Currently more than 1,800 CDCR peace officers retire annually. This outflow has led to an increased-  and in some cases urgent- need to fill peace officer positions statewide.

New cadets are paid a monthly salary while attending the CDCR Basic Correctional Officer Academy (BCOA). CDCR peace officers are offered very competitive health, dental, vision and retirement benefits. Job requirements include:

•    High school diploma
•    Proof of U.S. citizenship
•    At least 20 years of age; must be 21 at time of appointment
•    Pass a drug test screening
•    Provide history of law-abiding behavior

•    Legally be able to own, posses and have custody or control of a firearm or other weapons     authorized by CDCR 

Potential candidates must also pass a written test, qualifications assessment, physical fitness test, vision screening, psychological evaluation, pre-employment medical examination and a background investigation.

The application and selection process can take between nine and 12 months. Once the selection process is completed, candidates are offered positions throughout the state and can select their location based on institutional need and availability.

Once the candidate accepts the job, they go to a 16-week academy training at the Richard A. McGee Correctional Training Center in Galt.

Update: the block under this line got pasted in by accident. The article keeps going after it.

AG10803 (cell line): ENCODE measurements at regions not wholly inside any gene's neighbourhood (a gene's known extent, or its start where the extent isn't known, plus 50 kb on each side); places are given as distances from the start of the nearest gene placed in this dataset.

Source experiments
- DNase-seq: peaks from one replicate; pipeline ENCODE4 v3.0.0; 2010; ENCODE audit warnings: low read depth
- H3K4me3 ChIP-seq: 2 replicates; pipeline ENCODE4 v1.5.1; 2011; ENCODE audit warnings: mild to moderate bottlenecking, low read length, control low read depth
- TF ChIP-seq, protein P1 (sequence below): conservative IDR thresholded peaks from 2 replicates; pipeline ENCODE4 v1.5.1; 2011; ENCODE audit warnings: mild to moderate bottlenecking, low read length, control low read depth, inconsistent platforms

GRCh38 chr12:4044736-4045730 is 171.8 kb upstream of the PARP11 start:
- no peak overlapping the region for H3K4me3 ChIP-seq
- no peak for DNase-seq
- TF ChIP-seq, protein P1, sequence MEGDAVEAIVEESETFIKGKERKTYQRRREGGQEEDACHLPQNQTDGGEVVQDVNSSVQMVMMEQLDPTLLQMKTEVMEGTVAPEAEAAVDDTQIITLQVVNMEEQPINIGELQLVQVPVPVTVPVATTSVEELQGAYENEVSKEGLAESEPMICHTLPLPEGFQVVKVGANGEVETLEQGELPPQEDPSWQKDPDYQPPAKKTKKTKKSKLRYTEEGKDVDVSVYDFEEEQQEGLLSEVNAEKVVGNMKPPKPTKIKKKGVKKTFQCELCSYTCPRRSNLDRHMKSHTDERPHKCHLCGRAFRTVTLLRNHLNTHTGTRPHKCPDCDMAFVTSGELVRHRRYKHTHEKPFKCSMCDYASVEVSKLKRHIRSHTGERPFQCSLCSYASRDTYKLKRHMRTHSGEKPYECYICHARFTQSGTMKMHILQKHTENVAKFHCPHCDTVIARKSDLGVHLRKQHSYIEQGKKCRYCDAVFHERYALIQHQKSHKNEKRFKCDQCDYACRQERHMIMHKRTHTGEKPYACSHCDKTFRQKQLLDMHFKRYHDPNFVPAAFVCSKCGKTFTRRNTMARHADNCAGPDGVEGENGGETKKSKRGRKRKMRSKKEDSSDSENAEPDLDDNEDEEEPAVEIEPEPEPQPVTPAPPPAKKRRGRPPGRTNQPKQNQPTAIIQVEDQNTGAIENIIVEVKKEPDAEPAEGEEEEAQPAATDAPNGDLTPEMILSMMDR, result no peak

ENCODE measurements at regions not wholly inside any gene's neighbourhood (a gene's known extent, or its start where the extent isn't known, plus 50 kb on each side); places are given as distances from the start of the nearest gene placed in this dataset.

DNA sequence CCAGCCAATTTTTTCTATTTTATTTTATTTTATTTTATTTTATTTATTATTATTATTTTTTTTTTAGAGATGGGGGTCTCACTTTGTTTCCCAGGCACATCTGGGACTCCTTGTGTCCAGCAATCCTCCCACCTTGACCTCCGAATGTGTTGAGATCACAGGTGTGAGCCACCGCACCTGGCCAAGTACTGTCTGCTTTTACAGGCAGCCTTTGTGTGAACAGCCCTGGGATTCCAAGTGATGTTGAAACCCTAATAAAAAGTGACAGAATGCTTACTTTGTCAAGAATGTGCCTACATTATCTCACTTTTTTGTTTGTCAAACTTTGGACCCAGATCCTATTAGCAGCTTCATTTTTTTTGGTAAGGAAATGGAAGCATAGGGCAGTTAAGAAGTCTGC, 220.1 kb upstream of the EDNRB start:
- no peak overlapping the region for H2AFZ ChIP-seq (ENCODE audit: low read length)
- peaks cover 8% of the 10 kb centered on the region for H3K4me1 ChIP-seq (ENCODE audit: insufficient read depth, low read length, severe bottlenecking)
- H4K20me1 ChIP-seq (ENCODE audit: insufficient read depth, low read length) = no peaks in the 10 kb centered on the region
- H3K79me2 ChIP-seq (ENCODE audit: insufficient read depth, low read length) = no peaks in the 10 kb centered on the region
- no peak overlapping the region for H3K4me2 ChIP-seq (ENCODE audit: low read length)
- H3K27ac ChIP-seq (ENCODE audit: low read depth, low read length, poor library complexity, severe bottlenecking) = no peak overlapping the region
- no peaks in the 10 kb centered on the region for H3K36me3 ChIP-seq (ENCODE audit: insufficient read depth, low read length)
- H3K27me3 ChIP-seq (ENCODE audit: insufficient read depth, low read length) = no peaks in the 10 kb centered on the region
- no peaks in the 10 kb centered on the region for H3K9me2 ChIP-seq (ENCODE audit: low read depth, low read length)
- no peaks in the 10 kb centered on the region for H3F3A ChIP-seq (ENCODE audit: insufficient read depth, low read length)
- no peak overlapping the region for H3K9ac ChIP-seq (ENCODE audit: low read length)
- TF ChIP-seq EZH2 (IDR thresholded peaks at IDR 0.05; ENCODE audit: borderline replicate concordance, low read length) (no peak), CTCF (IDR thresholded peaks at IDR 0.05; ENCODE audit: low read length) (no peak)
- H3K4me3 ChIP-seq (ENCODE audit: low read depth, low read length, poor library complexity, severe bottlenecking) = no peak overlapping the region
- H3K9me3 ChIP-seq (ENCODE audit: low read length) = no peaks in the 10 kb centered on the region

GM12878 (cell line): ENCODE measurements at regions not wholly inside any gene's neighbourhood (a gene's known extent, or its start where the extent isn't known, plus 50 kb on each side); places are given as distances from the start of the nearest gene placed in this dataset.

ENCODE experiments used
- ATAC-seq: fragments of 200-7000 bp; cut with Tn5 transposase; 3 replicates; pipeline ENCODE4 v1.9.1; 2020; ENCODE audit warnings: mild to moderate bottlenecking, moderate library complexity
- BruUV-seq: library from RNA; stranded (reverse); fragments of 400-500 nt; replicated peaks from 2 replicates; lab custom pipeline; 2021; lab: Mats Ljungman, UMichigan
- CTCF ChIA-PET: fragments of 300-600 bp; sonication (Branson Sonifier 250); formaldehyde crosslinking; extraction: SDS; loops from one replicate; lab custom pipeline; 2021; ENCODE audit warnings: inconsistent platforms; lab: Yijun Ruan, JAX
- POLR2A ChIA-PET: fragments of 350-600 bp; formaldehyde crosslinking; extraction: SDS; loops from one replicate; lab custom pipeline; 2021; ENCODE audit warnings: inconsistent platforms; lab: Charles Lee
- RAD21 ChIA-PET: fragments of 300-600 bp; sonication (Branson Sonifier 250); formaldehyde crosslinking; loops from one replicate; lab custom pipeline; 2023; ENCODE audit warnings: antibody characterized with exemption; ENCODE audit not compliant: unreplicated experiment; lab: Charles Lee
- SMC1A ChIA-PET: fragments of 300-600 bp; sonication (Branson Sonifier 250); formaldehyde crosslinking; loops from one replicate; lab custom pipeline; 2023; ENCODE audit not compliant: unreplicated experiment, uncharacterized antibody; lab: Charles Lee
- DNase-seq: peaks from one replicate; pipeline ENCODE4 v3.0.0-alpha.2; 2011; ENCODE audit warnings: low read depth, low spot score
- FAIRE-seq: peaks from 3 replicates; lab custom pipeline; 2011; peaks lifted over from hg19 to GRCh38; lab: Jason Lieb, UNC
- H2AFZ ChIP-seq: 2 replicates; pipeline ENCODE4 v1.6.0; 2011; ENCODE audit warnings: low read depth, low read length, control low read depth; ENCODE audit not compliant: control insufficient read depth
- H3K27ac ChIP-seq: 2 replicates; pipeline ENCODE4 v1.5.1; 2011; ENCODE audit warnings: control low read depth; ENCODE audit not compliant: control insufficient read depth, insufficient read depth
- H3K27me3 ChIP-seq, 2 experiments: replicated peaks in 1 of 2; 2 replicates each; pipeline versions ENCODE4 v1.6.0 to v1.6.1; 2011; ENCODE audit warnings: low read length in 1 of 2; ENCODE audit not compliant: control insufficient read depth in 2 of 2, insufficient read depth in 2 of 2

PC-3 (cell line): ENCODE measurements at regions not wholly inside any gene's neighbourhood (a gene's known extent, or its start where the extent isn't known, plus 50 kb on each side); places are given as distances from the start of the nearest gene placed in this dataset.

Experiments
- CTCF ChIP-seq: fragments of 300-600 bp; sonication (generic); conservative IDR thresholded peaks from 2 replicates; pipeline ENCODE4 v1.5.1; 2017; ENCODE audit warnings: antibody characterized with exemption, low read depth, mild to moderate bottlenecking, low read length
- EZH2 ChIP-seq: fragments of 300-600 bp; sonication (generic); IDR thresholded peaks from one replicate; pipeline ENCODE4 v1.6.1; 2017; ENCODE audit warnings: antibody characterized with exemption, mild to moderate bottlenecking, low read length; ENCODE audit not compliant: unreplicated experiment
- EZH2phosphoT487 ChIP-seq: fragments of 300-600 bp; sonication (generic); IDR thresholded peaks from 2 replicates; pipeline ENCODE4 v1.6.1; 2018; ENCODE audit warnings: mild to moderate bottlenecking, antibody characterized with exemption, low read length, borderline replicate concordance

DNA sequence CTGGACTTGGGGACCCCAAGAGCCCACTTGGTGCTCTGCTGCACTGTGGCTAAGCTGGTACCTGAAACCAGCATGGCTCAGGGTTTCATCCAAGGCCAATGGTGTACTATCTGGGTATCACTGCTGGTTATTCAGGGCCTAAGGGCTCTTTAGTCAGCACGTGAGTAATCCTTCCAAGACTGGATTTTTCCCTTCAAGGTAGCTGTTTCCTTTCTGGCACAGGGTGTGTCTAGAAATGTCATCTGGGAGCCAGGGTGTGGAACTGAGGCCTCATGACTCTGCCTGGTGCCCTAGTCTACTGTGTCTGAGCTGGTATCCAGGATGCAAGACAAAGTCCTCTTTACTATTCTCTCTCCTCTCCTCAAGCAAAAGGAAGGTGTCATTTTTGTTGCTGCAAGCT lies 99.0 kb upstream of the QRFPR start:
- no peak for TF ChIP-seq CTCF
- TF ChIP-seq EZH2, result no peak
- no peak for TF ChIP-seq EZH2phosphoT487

During the academy, cadets can earn $3,050 a month as well as benefits. Following graduation, correctional officers can earn $3,774 a month to start, not including wages for overtime worked.

After a couple of years as a correctional officer, there are numerous opportunities for promotion and advancements to correctional sergeant, lieutenant, captain and higher.

There are many different types of positions for correctional officers while working at an institution including, transportation, tower watch, visiting, inmate programs and housing units.

For more information on how to become a correctional officer, visit CDCR’s Careers website here: http://www.cdcr.ca.gov/Career_Opportunities/POR/Index.html. To access the online application visit: https://pass.cdcr.ca.gov/application.


FOR IMMEDIATE RELEASE
December 3, 2013
CONTACT:   DANA SIMAS
916) 445-4950